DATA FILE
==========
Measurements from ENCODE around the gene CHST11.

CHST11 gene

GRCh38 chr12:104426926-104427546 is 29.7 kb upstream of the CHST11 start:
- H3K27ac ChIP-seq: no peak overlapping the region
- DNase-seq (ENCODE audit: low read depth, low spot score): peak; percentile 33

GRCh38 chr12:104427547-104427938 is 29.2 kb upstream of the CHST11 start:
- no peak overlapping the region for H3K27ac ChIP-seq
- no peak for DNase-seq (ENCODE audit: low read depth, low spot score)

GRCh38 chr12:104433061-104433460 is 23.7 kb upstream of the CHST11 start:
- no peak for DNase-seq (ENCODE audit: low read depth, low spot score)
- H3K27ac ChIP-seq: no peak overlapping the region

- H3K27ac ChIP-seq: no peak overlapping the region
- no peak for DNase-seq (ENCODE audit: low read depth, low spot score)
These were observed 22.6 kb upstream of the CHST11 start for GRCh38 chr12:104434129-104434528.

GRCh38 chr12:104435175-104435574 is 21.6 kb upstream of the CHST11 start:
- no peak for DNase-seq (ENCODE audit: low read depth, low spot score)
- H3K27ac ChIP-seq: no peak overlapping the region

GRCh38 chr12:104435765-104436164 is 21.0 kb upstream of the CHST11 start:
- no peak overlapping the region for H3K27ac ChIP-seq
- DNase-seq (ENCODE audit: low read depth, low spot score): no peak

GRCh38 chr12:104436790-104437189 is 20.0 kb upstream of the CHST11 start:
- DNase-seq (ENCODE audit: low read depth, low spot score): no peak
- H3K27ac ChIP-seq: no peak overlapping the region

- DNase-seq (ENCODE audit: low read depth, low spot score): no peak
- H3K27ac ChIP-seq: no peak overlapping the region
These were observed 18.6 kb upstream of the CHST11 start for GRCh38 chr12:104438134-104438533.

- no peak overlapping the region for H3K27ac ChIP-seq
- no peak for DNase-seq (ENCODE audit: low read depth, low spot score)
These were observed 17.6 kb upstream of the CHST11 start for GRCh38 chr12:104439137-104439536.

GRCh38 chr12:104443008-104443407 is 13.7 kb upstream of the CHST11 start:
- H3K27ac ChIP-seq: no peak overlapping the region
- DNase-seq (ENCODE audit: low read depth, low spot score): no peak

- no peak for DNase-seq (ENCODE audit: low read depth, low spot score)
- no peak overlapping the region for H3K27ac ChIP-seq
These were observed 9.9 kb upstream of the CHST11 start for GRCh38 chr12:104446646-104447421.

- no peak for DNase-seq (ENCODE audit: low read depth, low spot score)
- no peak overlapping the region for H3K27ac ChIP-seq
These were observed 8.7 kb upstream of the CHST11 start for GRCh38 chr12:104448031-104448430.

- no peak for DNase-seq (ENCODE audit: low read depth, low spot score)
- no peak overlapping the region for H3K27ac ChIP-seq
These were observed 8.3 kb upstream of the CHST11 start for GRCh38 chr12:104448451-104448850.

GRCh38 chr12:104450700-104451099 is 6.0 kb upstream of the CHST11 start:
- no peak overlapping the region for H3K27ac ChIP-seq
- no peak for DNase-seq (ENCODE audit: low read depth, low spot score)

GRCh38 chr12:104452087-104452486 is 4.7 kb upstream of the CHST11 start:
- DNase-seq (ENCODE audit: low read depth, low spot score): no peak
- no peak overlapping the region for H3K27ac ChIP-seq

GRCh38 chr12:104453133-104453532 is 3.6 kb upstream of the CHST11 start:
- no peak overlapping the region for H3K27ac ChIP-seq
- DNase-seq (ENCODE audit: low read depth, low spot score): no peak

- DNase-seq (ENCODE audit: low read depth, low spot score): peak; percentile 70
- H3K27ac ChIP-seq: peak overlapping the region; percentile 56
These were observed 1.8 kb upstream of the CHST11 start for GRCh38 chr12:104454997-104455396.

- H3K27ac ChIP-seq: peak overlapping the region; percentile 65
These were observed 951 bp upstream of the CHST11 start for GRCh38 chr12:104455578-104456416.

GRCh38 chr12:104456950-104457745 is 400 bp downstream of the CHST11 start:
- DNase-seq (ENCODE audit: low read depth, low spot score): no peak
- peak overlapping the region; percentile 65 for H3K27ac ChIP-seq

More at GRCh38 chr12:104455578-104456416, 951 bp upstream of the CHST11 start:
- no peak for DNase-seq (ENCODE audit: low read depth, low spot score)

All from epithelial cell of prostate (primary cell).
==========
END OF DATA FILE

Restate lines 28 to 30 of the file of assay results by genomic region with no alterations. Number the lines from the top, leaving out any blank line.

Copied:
- no peak for DNase-seq (ENCODE audit: low read depth, low spot score)
These were observed 17.6 kb upstream of the CHST11 start for GRCh38 chr12:104439137-104439536.

GRCh38 chr12:104443008-104443407 is 13.7 kb upstream of the CHST11 start: